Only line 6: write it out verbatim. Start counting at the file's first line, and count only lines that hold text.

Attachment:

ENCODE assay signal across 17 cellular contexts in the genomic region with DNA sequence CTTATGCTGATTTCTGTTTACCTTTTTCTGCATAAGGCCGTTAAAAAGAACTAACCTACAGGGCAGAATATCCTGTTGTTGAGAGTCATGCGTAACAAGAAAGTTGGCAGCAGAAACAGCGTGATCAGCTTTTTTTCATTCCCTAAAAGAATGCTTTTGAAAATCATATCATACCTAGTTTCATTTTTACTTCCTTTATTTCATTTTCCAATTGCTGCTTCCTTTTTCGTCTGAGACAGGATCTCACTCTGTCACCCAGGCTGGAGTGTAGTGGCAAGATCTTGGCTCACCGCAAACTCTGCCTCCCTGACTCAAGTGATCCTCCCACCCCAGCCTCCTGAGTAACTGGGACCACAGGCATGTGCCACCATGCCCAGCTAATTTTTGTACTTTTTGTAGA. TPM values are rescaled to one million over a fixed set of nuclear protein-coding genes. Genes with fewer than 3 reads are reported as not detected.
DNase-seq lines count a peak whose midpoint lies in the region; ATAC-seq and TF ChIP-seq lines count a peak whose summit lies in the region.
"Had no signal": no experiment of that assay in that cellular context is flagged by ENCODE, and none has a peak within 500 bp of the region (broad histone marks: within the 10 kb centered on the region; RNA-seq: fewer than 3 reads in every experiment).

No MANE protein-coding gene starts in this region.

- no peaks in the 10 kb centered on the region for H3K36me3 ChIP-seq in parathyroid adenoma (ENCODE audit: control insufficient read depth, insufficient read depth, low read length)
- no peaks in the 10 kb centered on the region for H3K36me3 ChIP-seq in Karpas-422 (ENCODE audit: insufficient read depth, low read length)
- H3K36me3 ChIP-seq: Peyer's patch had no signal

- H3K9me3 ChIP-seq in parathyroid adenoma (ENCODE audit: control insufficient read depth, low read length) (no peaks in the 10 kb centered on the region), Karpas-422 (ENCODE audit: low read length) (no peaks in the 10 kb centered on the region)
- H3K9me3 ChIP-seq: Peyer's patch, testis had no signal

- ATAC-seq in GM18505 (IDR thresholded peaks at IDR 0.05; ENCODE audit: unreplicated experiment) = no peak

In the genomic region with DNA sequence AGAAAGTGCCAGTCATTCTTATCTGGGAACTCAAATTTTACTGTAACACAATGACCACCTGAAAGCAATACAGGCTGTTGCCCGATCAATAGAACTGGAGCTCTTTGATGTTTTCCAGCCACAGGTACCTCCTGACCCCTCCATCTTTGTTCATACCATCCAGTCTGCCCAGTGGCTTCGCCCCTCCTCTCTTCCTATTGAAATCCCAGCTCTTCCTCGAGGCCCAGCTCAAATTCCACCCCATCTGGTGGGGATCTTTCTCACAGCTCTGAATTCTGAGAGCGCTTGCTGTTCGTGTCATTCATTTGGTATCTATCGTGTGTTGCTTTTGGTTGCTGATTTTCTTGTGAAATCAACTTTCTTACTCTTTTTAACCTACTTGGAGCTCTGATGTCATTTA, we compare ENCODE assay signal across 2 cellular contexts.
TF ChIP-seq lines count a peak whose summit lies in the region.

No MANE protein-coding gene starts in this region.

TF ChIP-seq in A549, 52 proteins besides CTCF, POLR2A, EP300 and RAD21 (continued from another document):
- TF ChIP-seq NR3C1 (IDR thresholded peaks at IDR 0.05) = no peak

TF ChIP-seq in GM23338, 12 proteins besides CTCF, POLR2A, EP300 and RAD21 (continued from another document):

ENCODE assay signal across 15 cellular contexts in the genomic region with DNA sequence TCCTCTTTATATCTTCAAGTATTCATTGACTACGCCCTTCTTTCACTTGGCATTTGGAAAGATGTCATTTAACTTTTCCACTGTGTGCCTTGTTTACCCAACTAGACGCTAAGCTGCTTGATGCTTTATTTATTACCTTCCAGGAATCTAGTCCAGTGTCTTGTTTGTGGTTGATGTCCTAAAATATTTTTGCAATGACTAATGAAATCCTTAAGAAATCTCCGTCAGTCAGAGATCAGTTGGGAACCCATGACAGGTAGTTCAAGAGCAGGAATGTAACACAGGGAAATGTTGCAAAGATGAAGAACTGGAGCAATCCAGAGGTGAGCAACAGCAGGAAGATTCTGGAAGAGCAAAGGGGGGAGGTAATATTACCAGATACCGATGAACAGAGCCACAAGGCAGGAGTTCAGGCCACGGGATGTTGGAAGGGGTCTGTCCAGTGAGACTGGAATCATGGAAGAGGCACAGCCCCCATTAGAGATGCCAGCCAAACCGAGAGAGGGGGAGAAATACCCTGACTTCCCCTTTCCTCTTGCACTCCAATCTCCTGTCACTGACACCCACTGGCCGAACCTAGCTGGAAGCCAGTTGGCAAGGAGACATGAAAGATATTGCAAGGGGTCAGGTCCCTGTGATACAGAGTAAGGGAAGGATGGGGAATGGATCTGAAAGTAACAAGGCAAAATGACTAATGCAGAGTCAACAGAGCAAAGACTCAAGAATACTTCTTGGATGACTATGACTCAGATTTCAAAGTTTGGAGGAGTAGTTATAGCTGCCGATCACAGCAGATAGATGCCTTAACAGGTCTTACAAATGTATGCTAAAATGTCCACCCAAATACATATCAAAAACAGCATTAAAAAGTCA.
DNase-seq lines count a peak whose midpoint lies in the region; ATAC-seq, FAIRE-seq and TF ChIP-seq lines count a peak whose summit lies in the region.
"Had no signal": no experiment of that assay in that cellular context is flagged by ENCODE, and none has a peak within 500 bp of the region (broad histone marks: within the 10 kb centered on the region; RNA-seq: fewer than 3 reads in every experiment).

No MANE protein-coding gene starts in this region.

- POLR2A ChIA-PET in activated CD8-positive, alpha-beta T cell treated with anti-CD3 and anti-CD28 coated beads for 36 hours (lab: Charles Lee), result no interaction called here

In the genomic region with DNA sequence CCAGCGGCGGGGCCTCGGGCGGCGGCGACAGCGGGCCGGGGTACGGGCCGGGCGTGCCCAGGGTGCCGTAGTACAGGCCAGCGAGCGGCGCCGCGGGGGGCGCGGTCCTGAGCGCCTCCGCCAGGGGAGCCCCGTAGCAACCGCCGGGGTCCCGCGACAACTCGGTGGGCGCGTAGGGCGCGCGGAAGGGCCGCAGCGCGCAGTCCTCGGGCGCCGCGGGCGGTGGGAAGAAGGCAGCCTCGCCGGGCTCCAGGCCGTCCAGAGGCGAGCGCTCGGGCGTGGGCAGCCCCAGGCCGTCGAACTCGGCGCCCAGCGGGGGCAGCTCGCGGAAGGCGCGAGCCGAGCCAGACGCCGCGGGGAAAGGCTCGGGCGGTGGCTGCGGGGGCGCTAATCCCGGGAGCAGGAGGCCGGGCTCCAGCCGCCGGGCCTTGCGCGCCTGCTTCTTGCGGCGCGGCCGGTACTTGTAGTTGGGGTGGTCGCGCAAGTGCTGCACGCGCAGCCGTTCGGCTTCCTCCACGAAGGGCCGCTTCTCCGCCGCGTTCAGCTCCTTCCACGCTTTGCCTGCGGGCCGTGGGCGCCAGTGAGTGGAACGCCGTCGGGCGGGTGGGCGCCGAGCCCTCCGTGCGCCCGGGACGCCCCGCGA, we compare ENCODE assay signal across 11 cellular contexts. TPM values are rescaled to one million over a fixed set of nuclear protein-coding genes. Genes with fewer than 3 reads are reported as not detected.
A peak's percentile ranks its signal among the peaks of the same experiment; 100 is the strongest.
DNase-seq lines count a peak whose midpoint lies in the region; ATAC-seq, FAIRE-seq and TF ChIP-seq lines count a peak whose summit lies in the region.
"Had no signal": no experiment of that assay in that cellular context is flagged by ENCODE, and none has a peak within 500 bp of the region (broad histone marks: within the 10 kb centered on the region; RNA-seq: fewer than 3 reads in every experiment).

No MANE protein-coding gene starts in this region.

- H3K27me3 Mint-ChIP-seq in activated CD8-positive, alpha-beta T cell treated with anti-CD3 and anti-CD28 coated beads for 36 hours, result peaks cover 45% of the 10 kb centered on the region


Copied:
- no peaks in the 10 kb centered on the region for H3K36me3 ChIP-seq in Karpas-422 (ENCODE audit: insufficient read depth, low read length)